But there are certain classical questions that have not gone away. Let me mention two-one is the state and the other is leadership. Genoa showed very clearly the military face of the state, and the extent to which, however globalised and decentralised capital may have become, it still relies, ultimately, on centralised concentrations of power. I notice in your speeches and your literature you often refer to ideas that come from Antonio Negri's and Michael Hardt's recent work, Empire, about multitude, decentralisation and difference. But the decentralised network character of resistance can make us forget that one of the things that we are going to have to do is to take on that centralised power. There are solutions that are ruled out, like terrorism. The whole history of the Red Brigades just underlined how formidable the power of the state is-how if you try military solutions you get smashed. But the problem of how to take on the state is still there as it was for Lenin and Rosa Luxemburg.

Secondly, let me say something about the question of leadership. When you say you want to avoid being a vanguard it depends what you mean. If by vanguardism you mean the Communist Party approach of using the working class movement as raw material usually for its electoral projects, or as different far left groups do who proclaim themselves the vanguard of the working class when the working class is completely unaware of their existence, of course these are models that have to be rejected. But there is a sense in which the Tute Bianche has functioned as a vanguard. You said people look towards you and follow the initiatives that you took.

In any movement there are going to be disagreements, and there are going to be forces which are more or less influenced by the mass media and the dominant class, and that means there is a struggle inside the movement. We in the SWP do not call ourselves a vanguardist movement because of the associations, but we do not reject the idea of political leadership. What we mean by leadership is advancing a political argument within the movement about the direction it has to take. This involves, not telling people what to do, but discussing with them and trying to take them with us. I think it is better to be open about these things because when you come to play the sort of role which, for example, Tute Bianche have within the movement, you have a responsibility, and people look to you and expect things from you.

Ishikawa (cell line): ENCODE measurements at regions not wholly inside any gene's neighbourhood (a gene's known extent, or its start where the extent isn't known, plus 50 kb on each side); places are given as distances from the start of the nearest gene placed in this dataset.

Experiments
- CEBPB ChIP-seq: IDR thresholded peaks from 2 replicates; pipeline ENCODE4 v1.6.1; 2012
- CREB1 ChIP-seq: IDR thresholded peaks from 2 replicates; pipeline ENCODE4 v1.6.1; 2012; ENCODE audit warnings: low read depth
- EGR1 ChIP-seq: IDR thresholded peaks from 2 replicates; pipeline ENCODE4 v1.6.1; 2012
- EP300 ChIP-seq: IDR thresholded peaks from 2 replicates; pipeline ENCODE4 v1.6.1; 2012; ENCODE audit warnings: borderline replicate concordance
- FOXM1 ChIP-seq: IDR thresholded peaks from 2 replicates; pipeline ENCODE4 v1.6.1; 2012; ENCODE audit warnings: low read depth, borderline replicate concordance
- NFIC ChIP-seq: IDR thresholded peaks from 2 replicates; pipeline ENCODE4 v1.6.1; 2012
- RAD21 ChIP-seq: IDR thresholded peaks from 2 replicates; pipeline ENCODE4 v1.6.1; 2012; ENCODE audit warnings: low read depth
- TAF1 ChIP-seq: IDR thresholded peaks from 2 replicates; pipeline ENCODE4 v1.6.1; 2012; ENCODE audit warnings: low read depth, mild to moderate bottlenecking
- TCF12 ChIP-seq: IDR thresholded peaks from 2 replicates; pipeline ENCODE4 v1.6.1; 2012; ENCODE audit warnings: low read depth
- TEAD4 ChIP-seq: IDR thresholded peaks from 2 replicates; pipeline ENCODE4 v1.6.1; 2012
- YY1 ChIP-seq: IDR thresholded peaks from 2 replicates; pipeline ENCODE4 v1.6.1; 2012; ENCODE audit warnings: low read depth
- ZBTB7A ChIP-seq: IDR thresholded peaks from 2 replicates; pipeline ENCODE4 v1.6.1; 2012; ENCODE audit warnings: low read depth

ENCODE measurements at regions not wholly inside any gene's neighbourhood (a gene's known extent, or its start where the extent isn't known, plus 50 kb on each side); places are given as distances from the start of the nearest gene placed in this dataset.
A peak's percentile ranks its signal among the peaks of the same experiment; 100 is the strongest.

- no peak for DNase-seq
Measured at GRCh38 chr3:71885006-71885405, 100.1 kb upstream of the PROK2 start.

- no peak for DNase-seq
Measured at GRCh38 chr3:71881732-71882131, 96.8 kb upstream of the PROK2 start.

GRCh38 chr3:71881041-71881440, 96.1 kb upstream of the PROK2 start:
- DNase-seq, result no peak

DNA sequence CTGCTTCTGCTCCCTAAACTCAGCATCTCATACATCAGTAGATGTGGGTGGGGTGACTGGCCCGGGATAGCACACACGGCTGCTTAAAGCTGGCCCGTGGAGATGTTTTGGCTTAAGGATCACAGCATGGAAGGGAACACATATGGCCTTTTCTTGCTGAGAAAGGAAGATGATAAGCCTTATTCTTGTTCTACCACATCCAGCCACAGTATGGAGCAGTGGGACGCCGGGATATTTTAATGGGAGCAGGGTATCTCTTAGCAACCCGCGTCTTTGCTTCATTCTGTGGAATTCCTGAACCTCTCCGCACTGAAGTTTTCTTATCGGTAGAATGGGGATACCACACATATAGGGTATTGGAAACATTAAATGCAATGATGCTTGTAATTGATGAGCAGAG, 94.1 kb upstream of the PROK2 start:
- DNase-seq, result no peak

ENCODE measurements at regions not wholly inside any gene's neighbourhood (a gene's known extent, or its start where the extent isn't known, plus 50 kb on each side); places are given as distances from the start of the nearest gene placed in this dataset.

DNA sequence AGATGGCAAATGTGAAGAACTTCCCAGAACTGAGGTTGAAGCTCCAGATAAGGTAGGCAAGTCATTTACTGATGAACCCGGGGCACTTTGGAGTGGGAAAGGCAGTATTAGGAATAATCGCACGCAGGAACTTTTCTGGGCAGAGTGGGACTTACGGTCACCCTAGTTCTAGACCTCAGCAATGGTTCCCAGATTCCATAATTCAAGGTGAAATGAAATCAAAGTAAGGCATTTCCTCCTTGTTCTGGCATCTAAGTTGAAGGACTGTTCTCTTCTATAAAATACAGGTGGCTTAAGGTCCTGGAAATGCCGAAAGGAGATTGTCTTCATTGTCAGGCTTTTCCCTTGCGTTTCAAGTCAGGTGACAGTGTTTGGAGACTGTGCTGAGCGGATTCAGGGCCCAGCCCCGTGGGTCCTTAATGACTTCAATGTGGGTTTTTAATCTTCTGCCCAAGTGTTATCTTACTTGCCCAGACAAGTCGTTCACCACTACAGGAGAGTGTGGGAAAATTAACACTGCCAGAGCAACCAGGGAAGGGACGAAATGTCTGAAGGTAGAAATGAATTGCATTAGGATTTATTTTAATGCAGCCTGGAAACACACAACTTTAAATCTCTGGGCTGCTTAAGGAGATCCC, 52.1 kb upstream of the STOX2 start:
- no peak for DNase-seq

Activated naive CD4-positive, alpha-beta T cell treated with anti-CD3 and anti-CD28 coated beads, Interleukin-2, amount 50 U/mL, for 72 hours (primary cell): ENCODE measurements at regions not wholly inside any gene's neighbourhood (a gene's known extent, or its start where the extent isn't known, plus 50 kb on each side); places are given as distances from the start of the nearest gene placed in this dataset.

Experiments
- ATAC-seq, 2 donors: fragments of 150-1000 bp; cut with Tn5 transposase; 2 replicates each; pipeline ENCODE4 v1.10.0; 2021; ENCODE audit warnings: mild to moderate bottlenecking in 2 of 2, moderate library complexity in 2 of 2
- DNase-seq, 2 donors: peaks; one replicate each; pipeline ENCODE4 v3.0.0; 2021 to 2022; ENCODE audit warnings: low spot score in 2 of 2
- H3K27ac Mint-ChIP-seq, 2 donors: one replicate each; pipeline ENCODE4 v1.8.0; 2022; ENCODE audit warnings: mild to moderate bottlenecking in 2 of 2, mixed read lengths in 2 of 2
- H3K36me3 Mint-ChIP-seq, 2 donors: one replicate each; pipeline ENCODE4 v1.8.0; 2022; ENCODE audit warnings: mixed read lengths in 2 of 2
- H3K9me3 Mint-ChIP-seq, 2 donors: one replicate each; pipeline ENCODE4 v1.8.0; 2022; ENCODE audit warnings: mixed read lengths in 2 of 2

Luca Casarini: Let's start with leadership and vanguard. One of things that we don't do which, according to the classical Marxist tradition you should, is make use of contradictions to destabilise things. The current phase has gone beyond that. We are inside these movements but the role that we have is to bring our own ideas to bear. Also we are very aware and conscious that there are things that we are going to learn from the movement.

But if we are going to talk about leadership what we face is a new situation. If we are going to talk about leadership in terms of a party leadership then we are talking about something very precise. But if we are talking about leadership in terms of a network, a new form of organisation that we are experimenting with, then this is a very different thing.

I don't think a network has a centre because it is made up of many centres. A network can have a temporary centre which can influence the rest of the network and can attract the best of the network towards it. Therefore any expression or act of leadership is only temporary. Above all, even if it is only temporary it must have the capacity to attract people towards it. As an organisation we cannot be self sufficient. We must build and maintain the network, and we have to show a kind of leadership which is able to work within the network but which doesn't destroy it.

We also have to express the complexity, such as the complexity of bringing together the multitudes rather than the masses with all the obviously clear and open problems that there are. So if we are saying we've overcome vanguardism and the masses it is like taking medicine. For example the Black Bloc in Genoa have expressed a kind of vanguardism and treated everyone else as the masses. We think if you behave like that you destroy the movement.